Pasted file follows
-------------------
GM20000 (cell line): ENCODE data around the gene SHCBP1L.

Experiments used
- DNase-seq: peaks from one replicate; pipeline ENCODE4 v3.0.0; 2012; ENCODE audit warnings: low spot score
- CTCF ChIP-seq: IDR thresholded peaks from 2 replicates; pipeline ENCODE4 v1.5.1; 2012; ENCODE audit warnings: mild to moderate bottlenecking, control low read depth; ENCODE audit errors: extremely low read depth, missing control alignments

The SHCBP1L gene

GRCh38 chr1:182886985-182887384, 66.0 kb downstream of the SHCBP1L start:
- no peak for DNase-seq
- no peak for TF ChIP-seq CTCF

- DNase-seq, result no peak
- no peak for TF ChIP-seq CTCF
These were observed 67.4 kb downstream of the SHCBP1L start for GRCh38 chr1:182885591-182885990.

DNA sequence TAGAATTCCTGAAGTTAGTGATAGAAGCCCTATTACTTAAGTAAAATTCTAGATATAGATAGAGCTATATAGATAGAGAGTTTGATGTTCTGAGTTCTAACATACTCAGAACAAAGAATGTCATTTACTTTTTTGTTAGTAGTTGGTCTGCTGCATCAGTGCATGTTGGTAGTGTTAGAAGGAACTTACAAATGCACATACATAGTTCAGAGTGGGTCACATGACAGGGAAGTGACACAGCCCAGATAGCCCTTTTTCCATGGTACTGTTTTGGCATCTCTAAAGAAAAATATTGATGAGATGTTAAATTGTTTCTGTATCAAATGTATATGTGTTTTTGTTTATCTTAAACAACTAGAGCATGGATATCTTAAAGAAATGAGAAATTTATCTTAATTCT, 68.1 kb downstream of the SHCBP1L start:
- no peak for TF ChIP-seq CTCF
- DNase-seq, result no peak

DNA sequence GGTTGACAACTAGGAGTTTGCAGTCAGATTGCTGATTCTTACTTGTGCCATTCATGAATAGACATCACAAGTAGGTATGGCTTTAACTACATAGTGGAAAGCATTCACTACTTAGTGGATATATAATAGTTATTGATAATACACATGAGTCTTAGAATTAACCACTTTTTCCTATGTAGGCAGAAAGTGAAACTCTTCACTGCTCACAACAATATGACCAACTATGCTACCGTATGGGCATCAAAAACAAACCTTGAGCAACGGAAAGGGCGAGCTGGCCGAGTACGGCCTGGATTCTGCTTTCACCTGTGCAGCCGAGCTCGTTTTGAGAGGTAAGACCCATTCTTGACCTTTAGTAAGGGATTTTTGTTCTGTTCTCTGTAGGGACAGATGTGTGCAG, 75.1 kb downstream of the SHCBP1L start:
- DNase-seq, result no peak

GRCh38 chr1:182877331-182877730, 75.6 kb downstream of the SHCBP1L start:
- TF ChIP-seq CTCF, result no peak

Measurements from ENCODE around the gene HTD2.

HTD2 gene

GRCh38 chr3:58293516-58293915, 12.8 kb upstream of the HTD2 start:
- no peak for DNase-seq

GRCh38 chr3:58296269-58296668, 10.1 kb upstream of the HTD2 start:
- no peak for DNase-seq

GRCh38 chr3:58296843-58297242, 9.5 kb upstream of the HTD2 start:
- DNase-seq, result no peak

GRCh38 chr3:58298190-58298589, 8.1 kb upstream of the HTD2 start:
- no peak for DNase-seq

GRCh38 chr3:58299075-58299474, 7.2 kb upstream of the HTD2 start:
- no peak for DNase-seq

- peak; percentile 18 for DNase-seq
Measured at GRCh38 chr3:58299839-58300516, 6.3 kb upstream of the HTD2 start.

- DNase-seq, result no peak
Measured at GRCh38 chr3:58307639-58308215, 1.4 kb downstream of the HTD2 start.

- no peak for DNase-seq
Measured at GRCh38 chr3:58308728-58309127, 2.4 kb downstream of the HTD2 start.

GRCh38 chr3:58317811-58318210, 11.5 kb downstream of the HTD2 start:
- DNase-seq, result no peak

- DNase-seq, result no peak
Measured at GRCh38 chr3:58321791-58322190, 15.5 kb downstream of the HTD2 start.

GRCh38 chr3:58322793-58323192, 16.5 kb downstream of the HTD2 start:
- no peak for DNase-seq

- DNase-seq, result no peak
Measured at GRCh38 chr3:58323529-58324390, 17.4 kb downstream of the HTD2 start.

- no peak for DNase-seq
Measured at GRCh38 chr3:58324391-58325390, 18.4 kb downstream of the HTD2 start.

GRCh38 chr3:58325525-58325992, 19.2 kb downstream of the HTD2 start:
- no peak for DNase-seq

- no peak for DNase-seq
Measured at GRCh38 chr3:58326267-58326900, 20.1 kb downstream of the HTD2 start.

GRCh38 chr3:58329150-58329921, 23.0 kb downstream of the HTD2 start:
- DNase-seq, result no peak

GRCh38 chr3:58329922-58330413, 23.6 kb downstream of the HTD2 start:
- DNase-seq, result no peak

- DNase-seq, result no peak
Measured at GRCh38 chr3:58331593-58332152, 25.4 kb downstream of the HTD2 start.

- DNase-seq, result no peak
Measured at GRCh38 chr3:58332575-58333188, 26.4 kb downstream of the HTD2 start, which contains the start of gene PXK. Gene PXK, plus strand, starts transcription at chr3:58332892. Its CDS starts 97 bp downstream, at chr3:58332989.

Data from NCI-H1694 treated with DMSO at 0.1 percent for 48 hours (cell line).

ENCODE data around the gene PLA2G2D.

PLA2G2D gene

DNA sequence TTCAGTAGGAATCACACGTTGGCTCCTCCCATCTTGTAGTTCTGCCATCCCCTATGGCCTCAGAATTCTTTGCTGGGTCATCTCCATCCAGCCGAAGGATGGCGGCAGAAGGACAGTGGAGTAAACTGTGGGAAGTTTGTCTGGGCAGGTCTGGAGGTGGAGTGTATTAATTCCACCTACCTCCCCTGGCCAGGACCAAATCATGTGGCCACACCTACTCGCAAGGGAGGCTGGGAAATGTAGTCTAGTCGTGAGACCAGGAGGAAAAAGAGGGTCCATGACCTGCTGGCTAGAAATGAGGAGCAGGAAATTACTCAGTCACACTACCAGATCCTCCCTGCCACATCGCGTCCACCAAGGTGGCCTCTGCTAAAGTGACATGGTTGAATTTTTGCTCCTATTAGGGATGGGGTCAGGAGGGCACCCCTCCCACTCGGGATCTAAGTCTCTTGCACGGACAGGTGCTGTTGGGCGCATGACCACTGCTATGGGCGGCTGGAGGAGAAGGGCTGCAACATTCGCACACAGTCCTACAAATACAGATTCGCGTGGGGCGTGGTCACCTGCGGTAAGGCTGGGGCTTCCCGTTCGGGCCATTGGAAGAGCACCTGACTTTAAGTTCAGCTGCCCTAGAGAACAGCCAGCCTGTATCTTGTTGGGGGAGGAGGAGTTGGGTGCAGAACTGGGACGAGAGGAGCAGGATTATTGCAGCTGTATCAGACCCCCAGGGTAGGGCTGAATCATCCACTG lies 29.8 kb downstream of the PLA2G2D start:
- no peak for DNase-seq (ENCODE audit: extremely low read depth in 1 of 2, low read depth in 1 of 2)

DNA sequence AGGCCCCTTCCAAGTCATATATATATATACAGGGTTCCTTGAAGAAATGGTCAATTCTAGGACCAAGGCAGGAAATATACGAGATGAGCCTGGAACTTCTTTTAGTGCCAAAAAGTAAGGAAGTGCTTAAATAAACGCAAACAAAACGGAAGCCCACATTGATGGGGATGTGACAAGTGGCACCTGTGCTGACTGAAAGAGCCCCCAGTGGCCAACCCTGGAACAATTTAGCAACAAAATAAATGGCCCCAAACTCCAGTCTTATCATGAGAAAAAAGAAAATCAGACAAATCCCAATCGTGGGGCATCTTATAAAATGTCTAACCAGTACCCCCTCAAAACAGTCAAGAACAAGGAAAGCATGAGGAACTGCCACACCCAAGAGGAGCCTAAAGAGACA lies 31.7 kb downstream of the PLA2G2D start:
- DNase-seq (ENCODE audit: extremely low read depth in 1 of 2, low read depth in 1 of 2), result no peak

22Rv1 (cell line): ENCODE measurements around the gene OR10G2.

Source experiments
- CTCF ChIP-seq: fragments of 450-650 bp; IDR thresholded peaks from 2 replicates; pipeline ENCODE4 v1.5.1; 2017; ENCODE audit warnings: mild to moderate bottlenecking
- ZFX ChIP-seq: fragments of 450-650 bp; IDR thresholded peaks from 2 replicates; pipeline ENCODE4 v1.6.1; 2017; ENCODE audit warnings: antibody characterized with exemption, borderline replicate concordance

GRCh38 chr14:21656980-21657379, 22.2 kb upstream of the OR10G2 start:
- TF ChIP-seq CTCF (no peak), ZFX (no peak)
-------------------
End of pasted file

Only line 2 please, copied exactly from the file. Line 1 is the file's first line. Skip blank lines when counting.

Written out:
Experiments used